The ability of aligned carbon nanotubes (ACNTs) to defeat delamination — traditionally the Achilles’ heel of composite laminates — has been well reported by CW (see “The end of delamination?” and “CNT-enhanced prepregs: commercial & production-capable”). Now, however, researchers at the Massachusetts Institute of Technology (MIT, Cambridge, MA, US) have found that ACNTs ability to be used as a stitching layer between laminate plies provides benefits beyond increased interlaminar strength.
"In-plane strength enhancement of laminated composites via aligned carbon nanotube interlaminar reinforcement," published this week in the journal Composites Science and Technology, show that this technology — already commercialized by N12 Technologies (Cambridge, MA, US) — significantly increases load-carrying capability: tension-bearing (bolt pull out) critical strength by 30%, open-hole compression ultimate strength by 14%, and L-section bending energy and deflection by more than 25%.
As reported by MIT News, Roberto Guzman, who led the work as an MIT postdoc in the Department of Aeronautics and Astronautics (AeroAstro), says the improvement may lead to stronger, lighter airplane parts — particularly those that require nails or bolts, which can crack conventional composites. The study’s co-authors include AeroAstro professor Brian Wardle and researchers from the Swedish aerospace and defense company Saab AB. (CW originally discussed the development from these two groups in “Aerocomposites: Move to multifunctionality” under the heading Aligned CNTs and nanostitching.)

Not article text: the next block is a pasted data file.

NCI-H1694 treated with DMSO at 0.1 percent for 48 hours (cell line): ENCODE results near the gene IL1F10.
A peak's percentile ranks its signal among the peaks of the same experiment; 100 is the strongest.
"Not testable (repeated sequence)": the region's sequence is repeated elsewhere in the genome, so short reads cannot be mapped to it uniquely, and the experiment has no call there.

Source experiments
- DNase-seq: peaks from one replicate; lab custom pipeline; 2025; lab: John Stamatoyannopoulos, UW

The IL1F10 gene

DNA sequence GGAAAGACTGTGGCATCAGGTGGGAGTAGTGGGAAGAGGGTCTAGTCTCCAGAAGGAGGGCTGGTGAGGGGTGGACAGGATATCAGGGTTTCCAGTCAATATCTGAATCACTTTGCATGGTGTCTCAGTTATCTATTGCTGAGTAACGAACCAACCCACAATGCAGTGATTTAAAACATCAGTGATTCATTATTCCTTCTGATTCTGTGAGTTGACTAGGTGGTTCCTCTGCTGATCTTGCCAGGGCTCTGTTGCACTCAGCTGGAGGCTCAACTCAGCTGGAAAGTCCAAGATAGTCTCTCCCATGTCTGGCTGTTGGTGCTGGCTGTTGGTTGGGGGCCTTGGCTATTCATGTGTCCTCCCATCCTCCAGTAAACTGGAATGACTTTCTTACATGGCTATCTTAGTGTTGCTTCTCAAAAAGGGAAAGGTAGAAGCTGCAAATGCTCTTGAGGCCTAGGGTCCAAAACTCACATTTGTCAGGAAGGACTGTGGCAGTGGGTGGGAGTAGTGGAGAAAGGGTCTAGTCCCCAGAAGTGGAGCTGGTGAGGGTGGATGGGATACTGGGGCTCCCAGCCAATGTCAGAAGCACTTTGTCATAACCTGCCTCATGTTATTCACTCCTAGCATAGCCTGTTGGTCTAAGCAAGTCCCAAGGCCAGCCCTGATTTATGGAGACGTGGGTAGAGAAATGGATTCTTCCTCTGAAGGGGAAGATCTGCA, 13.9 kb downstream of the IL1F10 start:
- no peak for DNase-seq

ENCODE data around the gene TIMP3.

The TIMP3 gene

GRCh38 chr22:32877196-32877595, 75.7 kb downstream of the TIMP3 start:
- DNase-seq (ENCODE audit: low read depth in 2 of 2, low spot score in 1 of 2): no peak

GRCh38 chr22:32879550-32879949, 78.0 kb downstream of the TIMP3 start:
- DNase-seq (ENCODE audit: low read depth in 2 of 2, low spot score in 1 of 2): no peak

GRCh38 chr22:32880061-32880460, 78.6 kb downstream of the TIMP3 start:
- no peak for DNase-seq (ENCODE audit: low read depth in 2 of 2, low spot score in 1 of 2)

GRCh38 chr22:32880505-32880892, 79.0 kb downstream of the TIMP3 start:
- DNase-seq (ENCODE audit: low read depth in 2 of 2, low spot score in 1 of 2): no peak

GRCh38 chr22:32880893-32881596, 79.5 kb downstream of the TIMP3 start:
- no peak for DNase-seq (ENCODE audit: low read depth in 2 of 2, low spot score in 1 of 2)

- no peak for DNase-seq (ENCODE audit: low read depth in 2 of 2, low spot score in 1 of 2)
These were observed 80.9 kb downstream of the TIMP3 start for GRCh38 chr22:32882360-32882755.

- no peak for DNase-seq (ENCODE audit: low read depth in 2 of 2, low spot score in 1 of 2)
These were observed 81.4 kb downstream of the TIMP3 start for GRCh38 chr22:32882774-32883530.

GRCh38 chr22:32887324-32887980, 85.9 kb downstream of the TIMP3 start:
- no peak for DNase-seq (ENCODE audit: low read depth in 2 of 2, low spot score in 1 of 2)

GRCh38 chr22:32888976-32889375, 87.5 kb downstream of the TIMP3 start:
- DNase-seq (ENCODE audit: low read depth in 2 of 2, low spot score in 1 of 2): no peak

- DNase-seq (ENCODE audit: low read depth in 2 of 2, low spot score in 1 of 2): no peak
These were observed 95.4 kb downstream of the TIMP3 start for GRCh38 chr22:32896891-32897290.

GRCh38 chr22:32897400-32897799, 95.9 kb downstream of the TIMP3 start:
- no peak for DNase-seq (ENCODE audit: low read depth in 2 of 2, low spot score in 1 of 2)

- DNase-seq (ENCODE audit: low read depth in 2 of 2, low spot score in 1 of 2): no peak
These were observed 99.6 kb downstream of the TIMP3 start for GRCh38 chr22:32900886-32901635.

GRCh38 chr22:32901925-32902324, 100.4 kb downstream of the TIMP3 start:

The researchers grew tiny “forests” of carbon nanotubes onto films, which they then layered between plies of carbon fiber composites. The nanotubes, resembling tiny, vertically-aligned stitches, extend into the plies above and below the ACNT layers, acting to hold the laminate together. The result is that traditional delamination damage modes associated with pre-ultimate failure are suppressed in the in-plane loaded laminates. Compared with existing composite materials, test results show that the stitched composites were 30% stronger, withstanding greater forces before breaking apart.
“Size matters, because we’re able to put these nanotubes in without disturbing the larger carbon fibers, and that’s what maintains the composite’s strength,” says Professor Brian Wardle. “What helps us enhance strength is that carbon nanotubes have 1,000 times more surface area than carbon fibers, which lets them bond better with the polymer matrix.”
“More work needs to be done, but we are really positive that this will lead to stronger, lighter planes,” says Guzman, who is now a researcher at the IMDEA Materials Institute, in Spain. “That means a lot of fuel saved, which is great for the environment and for our pockets.”
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The project’s goal is to reduce product development and certification timelines by 30 percent for composite aircraft.